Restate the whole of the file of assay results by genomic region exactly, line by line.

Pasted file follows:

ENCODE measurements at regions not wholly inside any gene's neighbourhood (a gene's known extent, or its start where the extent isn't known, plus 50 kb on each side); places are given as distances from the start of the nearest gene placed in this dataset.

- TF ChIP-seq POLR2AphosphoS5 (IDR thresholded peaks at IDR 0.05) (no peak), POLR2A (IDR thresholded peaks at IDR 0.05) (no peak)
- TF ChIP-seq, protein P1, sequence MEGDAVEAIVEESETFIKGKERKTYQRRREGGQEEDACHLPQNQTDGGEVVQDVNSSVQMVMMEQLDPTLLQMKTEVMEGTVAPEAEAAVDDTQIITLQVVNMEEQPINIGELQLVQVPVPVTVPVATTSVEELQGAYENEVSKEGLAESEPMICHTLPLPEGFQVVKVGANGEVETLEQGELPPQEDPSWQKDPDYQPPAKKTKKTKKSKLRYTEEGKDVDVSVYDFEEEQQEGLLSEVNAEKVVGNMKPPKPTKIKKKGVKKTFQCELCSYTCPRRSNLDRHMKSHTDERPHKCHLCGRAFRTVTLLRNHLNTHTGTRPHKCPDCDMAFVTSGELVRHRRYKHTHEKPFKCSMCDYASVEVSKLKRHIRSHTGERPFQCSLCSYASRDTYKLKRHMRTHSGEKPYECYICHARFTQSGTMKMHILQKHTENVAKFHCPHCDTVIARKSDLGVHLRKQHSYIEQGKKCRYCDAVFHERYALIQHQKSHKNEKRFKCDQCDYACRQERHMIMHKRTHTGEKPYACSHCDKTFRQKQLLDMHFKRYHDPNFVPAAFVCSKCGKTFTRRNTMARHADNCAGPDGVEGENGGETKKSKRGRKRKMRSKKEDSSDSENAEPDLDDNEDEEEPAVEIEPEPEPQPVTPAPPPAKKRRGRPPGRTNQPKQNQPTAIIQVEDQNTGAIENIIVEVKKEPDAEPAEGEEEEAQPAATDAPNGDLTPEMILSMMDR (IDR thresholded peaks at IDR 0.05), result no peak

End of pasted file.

ENCODE measurements at regions not wholly inside any gene's neighbourhood (a gene's known extent, or its start where the extent isn't known, plus 50 kb on each side); places are given as distances from the start of the nearest gene placed in this dataset.

- TF ChIP-seq POLR2AphosphoS5 (IDR thresholded peaks at IDR 0.05) (no peak), POLR2A (IDR thresholded peaks at IDR 0.05) (no peak)
- TF ChIP-seq, protein P1, sequence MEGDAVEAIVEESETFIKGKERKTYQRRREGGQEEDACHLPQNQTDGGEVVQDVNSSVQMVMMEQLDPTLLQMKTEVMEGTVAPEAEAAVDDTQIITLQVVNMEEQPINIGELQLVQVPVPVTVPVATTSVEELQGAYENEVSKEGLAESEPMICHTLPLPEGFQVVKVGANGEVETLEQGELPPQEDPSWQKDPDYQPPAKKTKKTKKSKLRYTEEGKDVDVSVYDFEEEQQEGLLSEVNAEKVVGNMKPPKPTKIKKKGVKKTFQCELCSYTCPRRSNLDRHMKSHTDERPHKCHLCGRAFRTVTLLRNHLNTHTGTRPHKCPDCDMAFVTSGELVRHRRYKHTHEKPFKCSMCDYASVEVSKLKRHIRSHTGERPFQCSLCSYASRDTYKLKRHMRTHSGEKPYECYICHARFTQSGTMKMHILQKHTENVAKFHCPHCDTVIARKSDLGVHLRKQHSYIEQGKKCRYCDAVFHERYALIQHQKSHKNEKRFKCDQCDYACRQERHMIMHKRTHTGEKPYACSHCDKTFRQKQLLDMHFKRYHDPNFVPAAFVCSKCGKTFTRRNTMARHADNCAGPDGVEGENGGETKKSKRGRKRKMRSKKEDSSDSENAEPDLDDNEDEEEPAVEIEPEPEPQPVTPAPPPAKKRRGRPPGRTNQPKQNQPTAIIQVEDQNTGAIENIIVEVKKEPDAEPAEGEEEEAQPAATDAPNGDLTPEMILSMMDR (IDR thresholded peaks at IDR 0.05), result no peak